I cite Mr. Grayndler's statement for the edification of those men who, although in the same political camp, are, apparently, rushing to the conclusion that it would be wrong to accept the Government's present proposals. I am pleased to be in possession of that opinion given by a leading member of the Labour party, and the active mouthpiece of a body of workers numbering 150,000. To their everlasting credit be it said that the members of the Australian Workers Union have been a buttress and pillar to the work of arbitration in this country for many years. I contrast Mr. Grayndler's attitude with that of others who have done their level best to bring arbitration into ridicule, because it shows that we have in this country a solid backing of public opinion in favour of sustaining arbitration amid opposing shades of public opinion. This leads me to the further remark that, unless a change is made and arbitration is taken out of the sea of turmoil in which it is at pre sent, that body of public opinion will be subject to erosion, and may. dwindle until arbitration reaches that state of contempt when the people will not have it, and will strike our arbitration laws off the statute-book. It is, therefore, to the interests of the workers of this country to see that the proposed amendment of the Constitution is accepted by a very substantial majority. Notwithstanding the efforts of some of those false friends to whom I have referred, to destroy it, arbitration has done a mighty lot of good in many directions. One can enumerate the good it has done in a negative way to show its public beneficence. A great deal lies to its credit in the work it has actually done to prevent strikes, but we cannot enumerate those occasions. They remain like the unlisted legion. We do not know actually what they are, but we do know that because of the existence of the Arbitration Court men have been prevented from coming into unpleasant conflict. Mr. Justice Higgins has placed on record the fact that from 1914 to 1917 there were 1,647 strikes in Australia, but there were only three of these that could possibly be entertained by the Commonwealth Arbitration Court, over which he presided. The fact that 1,647 strikes occurred in Australia within three years is not a very good commentary on the State industrial tribunals as compared with the Federal court, and the figures are all in favour of the application of the Federal system limited, harassed, and hamstrung as it was during those years.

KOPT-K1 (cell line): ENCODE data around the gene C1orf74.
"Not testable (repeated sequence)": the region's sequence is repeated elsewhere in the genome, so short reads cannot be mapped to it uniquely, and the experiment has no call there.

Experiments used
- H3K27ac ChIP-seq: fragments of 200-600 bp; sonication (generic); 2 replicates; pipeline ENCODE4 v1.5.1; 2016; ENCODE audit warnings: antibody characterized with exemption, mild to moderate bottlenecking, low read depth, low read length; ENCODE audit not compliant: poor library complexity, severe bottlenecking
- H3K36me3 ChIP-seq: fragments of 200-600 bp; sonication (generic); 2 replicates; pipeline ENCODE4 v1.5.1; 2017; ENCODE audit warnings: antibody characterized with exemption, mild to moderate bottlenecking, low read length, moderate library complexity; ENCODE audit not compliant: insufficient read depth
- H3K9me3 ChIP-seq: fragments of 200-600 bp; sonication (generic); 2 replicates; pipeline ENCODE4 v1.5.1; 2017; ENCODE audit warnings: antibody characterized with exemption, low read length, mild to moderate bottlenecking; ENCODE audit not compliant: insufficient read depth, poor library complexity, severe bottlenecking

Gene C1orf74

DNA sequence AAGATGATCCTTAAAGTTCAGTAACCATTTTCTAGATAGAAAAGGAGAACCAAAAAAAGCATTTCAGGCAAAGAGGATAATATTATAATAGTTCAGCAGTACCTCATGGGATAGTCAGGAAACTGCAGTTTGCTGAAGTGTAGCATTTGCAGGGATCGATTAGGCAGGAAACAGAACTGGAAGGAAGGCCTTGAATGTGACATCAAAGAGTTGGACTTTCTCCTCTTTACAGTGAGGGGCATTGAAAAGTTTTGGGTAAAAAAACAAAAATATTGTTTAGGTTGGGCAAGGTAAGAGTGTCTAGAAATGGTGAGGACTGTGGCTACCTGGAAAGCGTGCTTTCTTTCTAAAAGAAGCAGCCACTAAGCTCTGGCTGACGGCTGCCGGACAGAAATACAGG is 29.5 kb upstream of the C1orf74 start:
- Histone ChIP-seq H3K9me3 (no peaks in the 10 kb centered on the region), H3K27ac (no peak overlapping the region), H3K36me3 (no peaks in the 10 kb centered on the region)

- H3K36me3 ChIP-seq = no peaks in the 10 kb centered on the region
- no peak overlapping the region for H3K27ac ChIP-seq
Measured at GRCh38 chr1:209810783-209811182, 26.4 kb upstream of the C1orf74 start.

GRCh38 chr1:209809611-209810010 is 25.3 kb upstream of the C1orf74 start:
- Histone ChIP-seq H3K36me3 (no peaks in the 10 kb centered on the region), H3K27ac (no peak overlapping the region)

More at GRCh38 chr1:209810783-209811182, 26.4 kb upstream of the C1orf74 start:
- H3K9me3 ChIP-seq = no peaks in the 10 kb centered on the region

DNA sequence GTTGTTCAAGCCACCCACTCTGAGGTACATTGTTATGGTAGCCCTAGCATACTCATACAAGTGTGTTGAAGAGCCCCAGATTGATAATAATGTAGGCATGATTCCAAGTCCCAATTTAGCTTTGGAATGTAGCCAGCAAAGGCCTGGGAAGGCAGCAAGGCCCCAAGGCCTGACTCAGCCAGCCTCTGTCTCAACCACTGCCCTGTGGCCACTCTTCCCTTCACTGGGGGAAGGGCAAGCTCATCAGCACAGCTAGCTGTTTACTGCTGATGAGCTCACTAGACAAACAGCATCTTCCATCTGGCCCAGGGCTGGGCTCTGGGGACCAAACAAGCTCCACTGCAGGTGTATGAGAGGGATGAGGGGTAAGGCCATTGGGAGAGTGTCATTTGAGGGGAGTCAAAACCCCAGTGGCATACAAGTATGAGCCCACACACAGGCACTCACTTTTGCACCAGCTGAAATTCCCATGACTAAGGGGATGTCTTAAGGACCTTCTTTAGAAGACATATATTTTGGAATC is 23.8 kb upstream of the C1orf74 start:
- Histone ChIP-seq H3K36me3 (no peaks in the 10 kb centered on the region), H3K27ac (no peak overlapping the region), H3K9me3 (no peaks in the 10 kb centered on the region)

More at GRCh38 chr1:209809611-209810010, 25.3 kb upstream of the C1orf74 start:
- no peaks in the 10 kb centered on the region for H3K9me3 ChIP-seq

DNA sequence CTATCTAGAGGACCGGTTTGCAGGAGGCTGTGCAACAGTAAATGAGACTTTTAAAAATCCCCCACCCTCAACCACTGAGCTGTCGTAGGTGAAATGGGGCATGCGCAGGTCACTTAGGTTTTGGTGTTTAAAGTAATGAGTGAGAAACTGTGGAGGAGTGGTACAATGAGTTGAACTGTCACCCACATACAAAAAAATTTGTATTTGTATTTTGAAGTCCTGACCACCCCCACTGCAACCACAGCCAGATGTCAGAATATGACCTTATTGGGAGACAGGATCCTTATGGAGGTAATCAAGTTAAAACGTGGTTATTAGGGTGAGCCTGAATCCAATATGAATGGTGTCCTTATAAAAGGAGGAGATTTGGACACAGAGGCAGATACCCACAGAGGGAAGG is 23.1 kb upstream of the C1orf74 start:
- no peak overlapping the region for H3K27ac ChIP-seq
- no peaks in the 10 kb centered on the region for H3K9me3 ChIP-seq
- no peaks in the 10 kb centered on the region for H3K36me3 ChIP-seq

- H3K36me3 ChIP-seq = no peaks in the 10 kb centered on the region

Senator Sir Henry Barwell - Those figures cannot be correct, because the Federal Arbitration Court covers the whole sphere.


Senator Drake-Brockman - During the whole existence of the Federal Arbitration Court there have been only seven interstate strikes.


Senator LYNCH - Mr. Justice Higgins also tells us that in five years, from 1914 to 1919, there were only three disputes which fell within the jurisdiction of the Federal court, and were unaccompanied by strikes.


Senator McLachlan - There was a much larger field for the State courts to cover.